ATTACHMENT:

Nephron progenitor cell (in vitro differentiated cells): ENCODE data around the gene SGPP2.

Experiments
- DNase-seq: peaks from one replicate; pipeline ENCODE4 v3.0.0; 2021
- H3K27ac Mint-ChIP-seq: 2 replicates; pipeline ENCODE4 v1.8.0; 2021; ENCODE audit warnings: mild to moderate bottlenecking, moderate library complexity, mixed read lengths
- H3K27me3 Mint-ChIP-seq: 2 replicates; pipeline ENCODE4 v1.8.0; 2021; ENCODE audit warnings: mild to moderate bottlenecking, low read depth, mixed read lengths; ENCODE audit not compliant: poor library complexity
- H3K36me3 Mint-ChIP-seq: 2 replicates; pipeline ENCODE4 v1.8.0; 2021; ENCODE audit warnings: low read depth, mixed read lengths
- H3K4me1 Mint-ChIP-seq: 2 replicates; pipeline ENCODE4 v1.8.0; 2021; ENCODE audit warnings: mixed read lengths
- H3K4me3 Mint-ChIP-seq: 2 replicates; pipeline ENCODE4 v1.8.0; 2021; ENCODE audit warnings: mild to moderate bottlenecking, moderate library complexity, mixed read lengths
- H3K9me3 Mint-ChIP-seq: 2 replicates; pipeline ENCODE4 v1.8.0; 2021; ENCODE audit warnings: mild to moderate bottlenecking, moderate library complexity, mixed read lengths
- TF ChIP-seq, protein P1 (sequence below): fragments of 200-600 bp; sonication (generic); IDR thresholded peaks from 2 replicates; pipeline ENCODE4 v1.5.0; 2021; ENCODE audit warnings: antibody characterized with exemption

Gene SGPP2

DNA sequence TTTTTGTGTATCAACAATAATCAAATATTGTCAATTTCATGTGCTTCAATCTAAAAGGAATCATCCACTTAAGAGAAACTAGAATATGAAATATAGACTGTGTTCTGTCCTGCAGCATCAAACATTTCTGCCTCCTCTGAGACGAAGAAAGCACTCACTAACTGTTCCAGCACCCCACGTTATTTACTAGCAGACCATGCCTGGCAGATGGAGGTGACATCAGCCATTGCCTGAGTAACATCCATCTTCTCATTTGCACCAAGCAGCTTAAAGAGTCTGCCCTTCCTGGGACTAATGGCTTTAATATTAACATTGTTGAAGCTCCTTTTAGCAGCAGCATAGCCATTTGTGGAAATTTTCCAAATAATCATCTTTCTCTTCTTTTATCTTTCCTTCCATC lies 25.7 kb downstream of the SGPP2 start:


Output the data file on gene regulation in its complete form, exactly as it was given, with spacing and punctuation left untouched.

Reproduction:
Nephron progenitor cell (in vitro differentiated cells): ENCODE data around the gene SGPP2.

Experiments
- DNase-seq: peaks from one replicate; pipeline ENCODE4 v3.0.0; 2021
- H3K27ac Mint-ChIP-seq: 2 replicates; pipeline ENCODE4 v1.8.0; 2021; ENCODE audit warnings: mild to moderate bottlenecking, moderate library complexity, mixed read lengths
- H3K27me3 Mint-ChIP-seq: 2 replicates; pipeline ENCODE4 v1.8.0; 2021; ENCODE audit warnings: mild to moderate bottlenecking, low read depth, mixed read lengths; ENCODE audit not compliant: poor library complexity
- H3K36me3 Mint-ChIP-seq: 2 replicates; pipeline ENCODE4 v1.8.0; 2021; ENCODE audit warnings: low read depth, mixed read lengths
- H3K4me1 Mint-ChIP-seq: 2 replicates; pipeline ENCODE4 v1.8.0; 2021; ENCODE audit warnings: mixed read lengths
- H3K4me3 Mint-ChIP-seq: 2 replicates; pipeline ENCODE4 v1.8.0; 2021; ENCODE audit warnings: mild to moderate bottlenecking, moderate library complexity, mixed read lengths
- H3K9me3 Mint-ChIP-seq: 2 replicates; pipeline ENCODE4 v1.8.0; 2021; ENCODE audit warnings: mild to moderate bottlenecking, moderate library complexity, mixed read lengths
- TF ChIP-seq, protein P1 (sequence below): fragments of 200-600 bp; sonication (generic); IDR thresholded peaks from 2 replicates; pipeline ENCODE4 v1.5.0; 2021; ENCODE audit warnings: antibody characterized with exemption

Gene SGPP2

DNA sequence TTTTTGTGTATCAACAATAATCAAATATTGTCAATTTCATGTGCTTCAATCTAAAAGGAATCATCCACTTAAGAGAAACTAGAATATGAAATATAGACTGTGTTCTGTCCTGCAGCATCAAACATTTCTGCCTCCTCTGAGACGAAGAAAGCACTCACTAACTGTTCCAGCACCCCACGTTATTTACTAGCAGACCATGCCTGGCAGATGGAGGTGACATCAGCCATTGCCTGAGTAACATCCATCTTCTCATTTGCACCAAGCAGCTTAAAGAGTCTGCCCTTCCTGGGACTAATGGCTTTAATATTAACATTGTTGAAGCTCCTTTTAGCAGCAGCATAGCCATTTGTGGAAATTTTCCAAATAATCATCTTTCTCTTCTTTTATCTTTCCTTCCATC lies 25.7 kb downstream of the SGPP2 start: